4. […] Felice’s narrative centers on her attempts to retrieve a ring she had loaned to Dorca, a ring that served both as a symbol of oppression, and the subversion of that oppression.  When visiting a retailer with her mother, Felice notes that her mother had to show a note from her white employer in order to enter as the store would not allow a person of colour on the premises otherwise.  Once in, Felice’s mother looked at some rings that were on display, but a clerk “came over and shook his head” (202), forbidding her to look at the merchandise because of the colour of her skin.  The clerk then tried to absolve himself of culpability in the discriminatory act by informing her that it is “‘just policy’” (203).  The scene beautifully and tragically demonstrates the banality of evil which Hannah Arendt speaks to in her classic monograph: Eichmann In Jerusalem: A Report On the Banality Of Evil.  Like the Nazi soldiers, the clerk shrugs off his discriminatory practices, citing ‘policy’ as if he were a participant in the Milgram Experiment.  He is employed by a company that practices discrimination and has no qualms about exacting their policies personally, participating in what I like to call ‘complacent consumption’. […]

  5. […] statement is largely ignored.  We do not acknowledge our own role in kyriarchal systems.  Our ‘complacent consumption’, for example, is not viewed as complicity in slavery or capitalist crimes.  What is “It”?  […]

  6. […] who are gang raped by militias in conflict zones.  You know, the militia’s that are, in turn, funded by us because we buy products from companies like Apple.  You know, Apple, who buys raw components from […]

  7. […] does not have a though about the implications carried within the commodities they consume. They are complacent and complicit in their consumption.  How much of this Pope intended to read is unclear, but it a contemporary context it seems […]

  8. […] this, and not simply a metaphorical one.  Living in the West, it is impossible not to take part in complacent and complicit consumption.  Whether it be via goods procured from conflict zones, clothes made in sweat shops, or food […]

  9. […] unsafe, all so we can have the comfort of our iPhones and affordable chocolate bars.  It is the complacent and complicit consumption that Langland speaks to here, and recent history has shown us that there is a price to pay.  That […]

  10. […] she screamed for help while being murdered.  The pleading of ignorance goes on in larger with the complicit/complacent consumption of goods procured from conflict […]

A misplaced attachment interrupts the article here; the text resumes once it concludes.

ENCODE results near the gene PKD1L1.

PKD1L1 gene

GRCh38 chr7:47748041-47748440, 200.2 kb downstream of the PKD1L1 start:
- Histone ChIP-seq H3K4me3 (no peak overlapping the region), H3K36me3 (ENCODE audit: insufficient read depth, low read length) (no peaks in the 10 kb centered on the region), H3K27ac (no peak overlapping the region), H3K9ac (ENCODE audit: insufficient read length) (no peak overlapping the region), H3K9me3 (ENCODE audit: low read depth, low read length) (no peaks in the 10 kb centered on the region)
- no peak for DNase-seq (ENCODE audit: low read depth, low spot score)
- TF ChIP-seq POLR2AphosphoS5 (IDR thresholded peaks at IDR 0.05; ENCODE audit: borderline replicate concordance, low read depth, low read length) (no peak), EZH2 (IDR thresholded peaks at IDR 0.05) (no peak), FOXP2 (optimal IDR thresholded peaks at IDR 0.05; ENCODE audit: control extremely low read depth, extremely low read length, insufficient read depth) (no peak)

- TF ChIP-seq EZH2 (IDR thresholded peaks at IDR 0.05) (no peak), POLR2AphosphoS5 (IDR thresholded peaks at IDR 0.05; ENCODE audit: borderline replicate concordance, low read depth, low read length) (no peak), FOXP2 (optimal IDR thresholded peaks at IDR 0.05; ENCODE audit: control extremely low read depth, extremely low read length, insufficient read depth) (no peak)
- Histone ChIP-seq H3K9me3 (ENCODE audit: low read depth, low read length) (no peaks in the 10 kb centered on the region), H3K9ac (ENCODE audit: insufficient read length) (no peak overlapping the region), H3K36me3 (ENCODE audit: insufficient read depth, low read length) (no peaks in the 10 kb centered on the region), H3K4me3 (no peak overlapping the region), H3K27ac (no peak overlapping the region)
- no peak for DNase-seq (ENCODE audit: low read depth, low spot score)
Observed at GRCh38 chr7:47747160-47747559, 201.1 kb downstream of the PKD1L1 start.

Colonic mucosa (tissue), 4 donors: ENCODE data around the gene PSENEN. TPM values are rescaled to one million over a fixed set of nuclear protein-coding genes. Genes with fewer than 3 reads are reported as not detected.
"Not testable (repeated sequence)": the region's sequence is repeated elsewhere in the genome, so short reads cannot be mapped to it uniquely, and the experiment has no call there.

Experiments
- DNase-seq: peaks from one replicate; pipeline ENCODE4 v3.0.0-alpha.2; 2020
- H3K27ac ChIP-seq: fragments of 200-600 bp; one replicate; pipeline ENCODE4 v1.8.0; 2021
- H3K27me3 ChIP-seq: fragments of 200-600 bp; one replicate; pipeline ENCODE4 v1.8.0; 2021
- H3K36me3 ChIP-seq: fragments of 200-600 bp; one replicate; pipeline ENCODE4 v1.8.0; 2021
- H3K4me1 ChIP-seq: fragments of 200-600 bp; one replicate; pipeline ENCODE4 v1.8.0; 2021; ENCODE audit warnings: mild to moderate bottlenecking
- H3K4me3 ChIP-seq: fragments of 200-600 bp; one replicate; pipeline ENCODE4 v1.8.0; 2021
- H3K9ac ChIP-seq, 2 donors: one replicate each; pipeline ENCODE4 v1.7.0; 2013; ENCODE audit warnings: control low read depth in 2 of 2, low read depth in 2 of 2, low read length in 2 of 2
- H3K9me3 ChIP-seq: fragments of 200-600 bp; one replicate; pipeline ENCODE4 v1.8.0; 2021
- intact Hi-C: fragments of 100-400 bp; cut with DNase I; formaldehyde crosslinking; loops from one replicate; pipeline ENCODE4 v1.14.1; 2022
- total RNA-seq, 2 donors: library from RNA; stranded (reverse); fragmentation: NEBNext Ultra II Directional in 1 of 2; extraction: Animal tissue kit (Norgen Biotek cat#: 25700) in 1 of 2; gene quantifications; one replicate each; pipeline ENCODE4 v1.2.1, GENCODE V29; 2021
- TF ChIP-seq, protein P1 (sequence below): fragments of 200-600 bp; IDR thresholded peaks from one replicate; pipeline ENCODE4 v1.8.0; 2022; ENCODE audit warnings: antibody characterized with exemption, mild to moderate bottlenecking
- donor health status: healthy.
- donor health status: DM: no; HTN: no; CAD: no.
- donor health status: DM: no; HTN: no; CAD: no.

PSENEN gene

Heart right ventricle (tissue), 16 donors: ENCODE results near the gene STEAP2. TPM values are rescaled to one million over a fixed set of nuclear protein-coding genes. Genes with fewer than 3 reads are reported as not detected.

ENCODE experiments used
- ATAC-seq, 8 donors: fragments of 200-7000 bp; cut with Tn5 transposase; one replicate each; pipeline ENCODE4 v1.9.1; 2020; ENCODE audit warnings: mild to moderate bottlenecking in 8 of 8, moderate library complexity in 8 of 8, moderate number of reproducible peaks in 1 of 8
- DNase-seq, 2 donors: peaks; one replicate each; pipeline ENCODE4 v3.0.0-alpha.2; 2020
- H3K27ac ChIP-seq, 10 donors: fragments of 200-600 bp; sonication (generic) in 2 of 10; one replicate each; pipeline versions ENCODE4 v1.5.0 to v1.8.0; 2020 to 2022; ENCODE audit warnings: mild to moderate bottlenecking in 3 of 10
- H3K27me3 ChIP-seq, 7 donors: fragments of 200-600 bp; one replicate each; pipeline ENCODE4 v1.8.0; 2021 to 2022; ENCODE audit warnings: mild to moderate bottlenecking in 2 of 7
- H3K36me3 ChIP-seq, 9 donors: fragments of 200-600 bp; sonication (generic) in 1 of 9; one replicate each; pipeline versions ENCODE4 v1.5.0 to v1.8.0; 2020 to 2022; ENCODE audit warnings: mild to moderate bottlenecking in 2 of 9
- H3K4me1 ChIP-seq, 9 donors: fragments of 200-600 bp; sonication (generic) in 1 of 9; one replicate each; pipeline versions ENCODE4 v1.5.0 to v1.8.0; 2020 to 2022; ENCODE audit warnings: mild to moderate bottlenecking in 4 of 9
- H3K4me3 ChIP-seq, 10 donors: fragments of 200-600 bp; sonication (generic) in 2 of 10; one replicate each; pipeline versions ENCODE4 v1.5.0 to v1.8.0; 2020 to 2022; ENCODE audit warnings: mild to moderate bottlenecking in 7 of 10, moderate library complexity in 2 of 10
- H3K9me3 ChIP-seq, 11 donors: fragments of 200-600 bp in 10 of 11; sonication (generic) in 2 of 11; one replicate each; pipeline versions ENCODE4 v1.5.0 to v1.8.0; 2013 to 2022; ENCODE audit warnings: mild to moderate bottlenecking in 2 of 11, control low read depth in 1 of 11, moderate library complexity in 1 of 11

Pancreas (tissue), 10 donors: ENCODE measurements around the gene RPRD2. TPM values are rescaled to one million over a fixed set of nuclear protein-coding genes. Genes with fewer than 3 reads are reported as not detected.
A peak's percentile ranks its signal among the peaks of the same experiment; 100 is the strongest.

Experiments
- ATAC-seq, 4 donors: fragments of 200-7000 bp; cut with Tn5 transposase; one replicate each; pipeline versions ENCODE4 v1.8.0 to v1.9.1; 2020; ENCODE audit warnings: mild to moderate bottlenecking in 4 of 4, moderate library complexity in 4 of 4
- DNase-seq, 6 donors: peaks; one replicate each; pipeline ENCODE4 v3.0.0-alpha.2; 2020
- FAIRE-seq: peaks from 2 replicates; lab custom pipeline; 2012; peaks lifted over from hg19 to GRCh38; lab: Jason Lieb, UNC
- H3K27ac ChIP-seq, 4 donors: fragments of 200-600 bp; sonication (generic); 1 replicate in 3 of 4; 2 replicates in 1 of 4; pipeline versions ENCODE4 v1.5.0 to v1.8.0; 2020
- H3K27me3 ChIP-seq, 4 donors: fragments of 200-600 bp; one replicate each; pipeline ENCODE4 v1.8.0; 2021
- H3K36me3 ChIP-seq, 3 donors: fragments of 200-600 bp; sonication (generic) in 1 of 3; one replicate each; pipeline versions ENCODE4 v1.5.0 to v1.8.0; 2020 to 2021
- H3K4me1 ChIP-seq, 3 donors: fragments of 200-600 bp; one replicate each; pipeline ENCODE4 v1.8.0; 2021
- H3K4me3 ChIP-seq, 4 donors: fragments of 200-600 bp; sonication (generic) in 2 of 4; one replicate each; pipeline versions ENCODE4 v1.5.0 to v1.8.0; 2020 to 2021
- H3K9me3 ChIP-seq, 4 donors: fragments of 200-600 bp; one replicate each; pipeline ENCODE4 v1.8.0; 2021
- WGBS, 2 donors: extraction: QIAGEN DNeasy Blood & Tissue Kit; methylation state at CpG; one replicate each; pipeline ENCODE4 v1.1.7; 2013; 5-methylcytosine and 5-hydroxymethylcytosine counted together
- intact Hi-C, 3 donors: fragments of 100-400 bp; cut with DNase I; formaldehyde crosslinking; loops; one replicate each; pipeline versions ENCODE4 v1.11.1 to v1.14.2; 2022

11. […] One of the reasons that the atrocities of the Holocaust were allowed to go on was because the tendency to rationalize.  Monceau, a character in Miller’s play who is an actor among a group of people who have been rounded up by the Nazis, hears about the crematoriums at the concentration camps.  Rather than believe this, he chooses to believe the stories where the prisoners learned brick laying, despite the fact that he has no evidence of either.  He remains willfully blind the possibility that the Jews being shipped to Auschwitz might be killed, asking “what good are dead Jews to them?”  He goes onto state that the Germans “want free labor” and that killing Jews is senseless before concluding that “the Germans are not illogical” and that the rumours of the concentrations camps can’t be true because “there’s no conceivable advantage for [the Germans] in such a thing” (37).  A doctor by the name of Leduc challenges this with a warning to Monceau: “You cannot wager your life on a purely rational analysis of this situation” (46).  Monceau, though, hangs onto a cyclical argument that works under a flawed premise.  He mistakenly assumes that Nazis are rational, and then dismisses irrational behaviour attributed to them on that basis.  The willful blindness demonstrated by Monceau is similar to that displayed in Frisch’s The Fire Raisers by Beidermann, who after being told by his guests what horrible crimes they are going to commit, assumes that they are joking and remains willfully blind to their plot.  This wilful blindness is employed still today, as marketers who try to sanitize the brutality of meat industry rely on the complacent masses to turn the other way and in turn facilitate the brutal treatment of animals, while the fact that components for many major electronics come from conflict zones and many of the clothes we buy are ma…. […]

  12. […] On paper it seems obvious that the system is not working, but it does privilege some people, whilst simultaneously creating the illusion of privilege.  As a result, individual self-interest serves as a great impediment to overall progress.  This is best represented by Mollie, who is known to chew sugar and wear red ribbons (3).  When talk of a rebellion arises, one of the first questions the animals ask is “Will there be sugar after the rebellion?” (10)  Snowball notes that the ribbons that Mollie is “so devoted to are a badge of slavery” (10) and affirms that “liberty is worth more than ribbons” (10), and other frivolities such as sugar, but there are certain comforts that people are reluctant to give up.  In America, for instance, people consume chocolate at an alarming rate, as they do gasoline and electrical components.  If exploitative practices were brought to an end around the globe, the child labour/exploitation that occurs to keep the chocolate price lows, and the gasoline and materials for electronics procured in conflict zones would all be raised.  For those who are used to these comforts, giving them up is not worth the price of revolution.  Indeed, most people do not even want to know about the nature of how the products they consume are procured.  In one sequence, hens are told that they must give up their eggs, and when they fight against this demand, nine of them end up dying, but Whymper, the human who buys them, hears “nothing of this affair, and the eggs were duly delivered” (51).  The goods are secured at an affordable rate but only because they are obtained through violence.  This self-interest, combined with willful ignorance, present an impediment to social (or socialist) progress and facilitate complicit and complacent consumption. […]